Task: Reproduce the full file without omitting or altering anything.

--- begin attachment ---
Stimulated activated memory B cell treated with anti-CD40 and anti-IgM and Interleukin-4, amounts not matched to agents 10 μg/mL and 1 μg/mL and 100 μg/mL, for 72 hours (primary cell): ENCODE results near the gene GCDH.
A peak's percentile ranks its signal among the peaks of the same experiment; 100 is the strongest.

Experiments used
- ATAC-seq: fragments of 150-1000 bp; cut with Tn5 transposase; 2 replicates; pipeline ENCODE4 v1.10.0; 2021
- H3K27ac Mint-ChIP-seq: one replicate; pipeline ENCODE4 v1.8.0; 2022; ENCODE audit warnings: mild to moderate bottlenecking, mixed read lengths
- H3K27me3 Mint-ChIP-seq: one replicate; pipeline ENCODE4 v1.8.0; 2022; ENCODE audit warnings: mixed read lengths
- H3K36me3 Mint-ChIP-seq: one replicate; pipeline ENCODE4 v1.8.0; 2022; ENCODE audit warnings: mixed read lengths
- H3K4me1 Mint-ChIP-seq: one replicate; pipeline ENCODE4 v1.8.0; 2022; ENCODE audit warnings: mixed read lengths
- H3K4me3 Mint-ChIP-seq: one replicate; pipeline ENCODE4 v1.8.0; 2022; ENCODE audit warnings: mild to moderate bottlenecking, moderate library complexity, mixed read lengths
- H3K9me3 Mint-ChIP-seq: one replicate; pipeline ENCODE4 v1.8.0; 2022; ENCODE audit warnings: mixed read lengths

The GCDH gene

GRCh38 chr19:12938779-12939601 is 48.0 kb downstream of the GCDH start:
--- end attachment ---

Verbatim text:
Stimulated activated memory B cell treated with anti-CD40 and anti-IgM and Interleukin-4, amounts not matched to agents 10 μg/mL and 1 μg/mL and 100 μg/mL, for 72 hours (primary cell): ENCODE results near the gene GCDH.
A peak's percentile ranks its signal among the peaks of the same experiment; 100 is the strongest.

Experiments used
- ATAC-seq: fragments of 150-1000 bp; cut with Tn5 transposase; 2 replicates; pipeline ENCODE4 v1.10.0; 2021
- H3K27ac Mint-ChIP-seq: one replicate; pipeline ENCODE4 v1.8.0; 2022; ENCODE audit warnings: mild to moderate bottlenecking, mixed read lengths
- H3K27me3 Mint-ChIP-seq: one replicate; pipeline ENCODE4 v1.8.0; 2022; ENCODE audit warnings: mixed read lengths
- H3K36me3 Mint-ChIP-seq: one replicate; pipeline ENCODE4 v1.8.0; 2022; ENCODE audit warnings: mixed read lengths
- H3K4me1 Mint-ChIP-seq: one replicate; pipeline ENCODE4 v1.8.0; 2022; ENCODE audit warnings: mixed read lengths
- H3K4me3 Mint-ChIP-seq: one replicate; pipeline ENCODE4 v1.8.0; 2022; ENCODE audit warnings: mild to moderate bottlenecking, moderate library complexity, mixed read lengths
- H3K9me3 Mint-ChIP-seq: one replicate; pipeline ENCODE4 v1.8.0; 2022; ENCODE audit warnings: mixed read lengths

The GCDH gene

GRCh38 chr19:12938779-12939601 is 48.0 kb downstream of the GCDH start: